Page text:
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Obesity - Diagnosing and Treatment

Obesity - Diagnosing and Treatment

A Severe Public Health Concern  

Obesity is a very common medical condition that has, in many parts of the world, reached epidemic proportions. It occurs when excess body fat builds up to the point where it can have a negative effect on one's overall health. This can lead to an increased risk for health problems as well as a decreased life expectancy. Obesity is one of the leading causes of preventable death all around the world, and it is becoming increasingly common in both children and adults. According to experts, it is one of the most severe public health concerns present in the 21st century.

Diagnosing Obesity

Obesity is defined by body mass index, or BMI, which is calculated based on an individual's height, and weight. In general, a healthy BMI is 18-25, and overweight individuals have a BMI of 25-30. Anyone with a BMI greater than 30 is considered to be obese. The higher the number, the higher the risk for severe complications and health problems brought on by excess weight. For further classification, doctors may evaluate patients based on their waist-hip ratio. Doctors also consider age and sex when determining whether or not a child or adolescent is obese.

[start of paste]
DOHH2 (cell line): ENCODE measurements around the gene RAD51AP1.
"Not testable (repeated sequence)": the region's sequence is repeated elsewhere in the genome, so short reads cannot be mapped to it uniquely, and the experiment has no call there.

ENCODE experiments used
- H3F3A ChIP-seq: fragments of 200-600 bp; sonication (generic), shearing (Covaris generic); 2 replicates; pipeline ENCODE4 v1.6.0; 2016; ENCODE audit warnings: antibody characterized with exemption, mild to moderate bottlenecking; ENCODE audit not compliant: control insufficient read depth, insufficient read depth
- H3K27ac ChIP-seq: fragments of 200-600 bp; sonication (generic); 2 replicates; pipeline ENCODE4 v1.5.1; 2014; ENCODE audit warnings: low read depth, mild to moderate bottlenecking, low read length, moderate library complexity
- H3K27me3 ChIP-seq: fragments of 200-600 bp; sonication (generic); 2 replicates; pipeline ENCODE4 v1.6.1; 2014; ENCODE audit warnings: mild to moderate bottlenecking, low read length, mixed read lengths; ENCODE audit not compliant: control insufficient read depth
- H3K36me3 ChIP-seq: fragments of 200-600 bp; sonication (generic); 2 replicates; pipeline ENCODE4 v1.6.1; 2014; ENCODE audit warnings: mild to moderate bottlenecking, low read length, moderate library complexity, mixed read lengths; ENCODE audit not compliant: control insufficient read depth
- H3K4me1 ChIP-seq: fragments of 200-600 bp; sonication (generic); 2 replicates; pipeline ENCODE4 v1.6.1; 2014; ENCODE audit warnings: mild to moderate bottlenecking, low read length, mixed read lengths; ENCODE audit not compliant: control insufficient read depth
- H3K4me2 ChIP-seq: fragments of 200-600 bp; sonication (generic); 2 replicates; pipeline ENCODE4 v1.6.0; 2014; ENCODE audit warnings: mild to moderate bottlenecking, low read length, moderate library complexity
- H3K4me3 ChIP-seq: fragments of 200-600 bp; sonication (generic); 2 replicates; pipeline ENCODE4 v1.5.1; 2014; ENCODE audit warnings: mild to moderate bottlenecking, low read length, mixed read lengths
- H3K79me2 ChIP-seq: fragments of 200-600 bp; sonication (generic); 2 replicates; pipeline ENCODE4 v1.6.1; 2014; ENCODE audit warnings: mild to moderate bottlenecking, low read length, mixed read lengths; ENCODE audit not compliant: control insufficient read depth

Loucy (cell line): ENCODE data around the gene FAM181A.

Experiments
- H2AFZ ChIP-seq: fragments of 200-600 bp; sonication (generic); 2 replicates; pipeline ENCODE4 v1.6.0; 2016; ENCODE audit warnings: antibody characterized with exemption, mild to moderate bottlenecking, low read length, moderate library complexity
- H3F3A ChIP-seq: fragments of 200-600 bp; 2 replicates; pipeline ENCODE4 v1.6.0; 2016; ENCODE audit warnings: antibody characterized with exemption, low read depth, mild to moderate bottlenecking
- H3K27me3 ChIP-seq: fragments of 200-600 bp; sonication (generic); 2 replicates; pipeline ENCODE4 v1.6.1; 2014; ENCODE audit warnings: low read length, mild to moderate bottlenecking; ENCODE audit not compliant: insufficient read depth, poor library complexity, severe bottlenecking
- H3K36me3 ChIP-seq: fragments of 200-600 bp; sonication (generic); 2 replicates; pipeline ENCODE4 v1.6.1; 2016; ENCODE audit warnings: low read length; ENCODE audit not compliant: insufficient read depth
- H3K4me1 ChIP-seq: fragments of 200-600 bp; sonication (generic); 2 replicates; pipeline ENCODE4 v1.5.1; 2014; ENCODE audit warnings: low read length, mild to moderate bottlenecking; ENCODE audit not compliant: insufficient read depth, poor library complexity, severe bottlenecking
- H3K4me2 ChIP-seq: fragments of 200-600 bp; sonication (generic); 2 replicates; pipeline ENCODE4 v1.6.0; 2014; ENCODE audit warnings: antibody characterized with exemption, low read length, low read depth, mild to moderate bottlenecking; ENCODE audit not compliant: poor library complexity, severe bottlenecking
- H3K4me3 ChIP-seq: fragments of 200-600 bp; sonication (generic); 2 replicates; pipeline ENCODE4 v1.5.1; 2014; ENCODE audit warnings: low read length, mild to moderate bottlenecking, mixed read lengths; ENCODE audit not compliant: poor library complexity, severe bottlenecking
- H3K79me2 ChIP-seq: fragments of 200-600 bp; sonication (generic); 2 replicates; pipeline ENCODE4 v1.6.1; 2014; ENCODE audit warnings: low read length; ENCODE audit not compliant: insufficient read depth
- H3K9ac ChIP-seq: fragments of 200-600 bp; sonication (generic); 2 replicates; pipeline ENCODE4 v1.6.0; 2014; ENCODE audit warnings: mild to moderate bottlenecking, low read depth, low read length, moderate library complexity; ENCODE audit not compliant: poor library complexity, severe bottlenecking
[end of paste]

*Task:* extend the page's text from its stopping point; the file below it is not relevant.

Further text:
Underlying Medical Conditions or Psychiatric Illnesses

Unlike most of the leading causes of death, obesity can be prevented in most cases. It generally occurs as the result of consuming an unhealthy diet and not getting enough exercise. While genetics do play a role and some people are more likely to struggle with excess weight than others, obesity can almost always be prevented. In a limited number of cases, obesity may also be caused by underlying medical conditions or psychiatric illness. Other contributors to the global obesity epidemic include insufficient sleep, decreased metabolism, and increased use of medications that cause weight gain.

Treatment Options

Treatment for obesity generally relies first on healthy diet and exercise. For those with poor diets and sedentary lifestyles, these changes are often enough to allow for weight loss over time. In cases of genetic, medical, or psychiatric problems, medications may be prescribed that can help with weight loss either directly or indirectly. For example, a depressed patient may be given antidepressants so he or she will become more active and lose weight while someone with a slow metabolism may be given prescription diet pills to aid in weight loss. In extreme cases, gastric bypass surgery may be recommended to help patients who need to lose drastic amounts of weight quickly.

Don’t Go Untreated

When left untreated, obesity is a leading cause of type 2 diabetes, heart disease, and many other health conditions that can greatly reduce one's quality of life and overall life expectancy. When patients work to lose excess weight safely, however, they can greatly reduce their risk of experiencing such complications.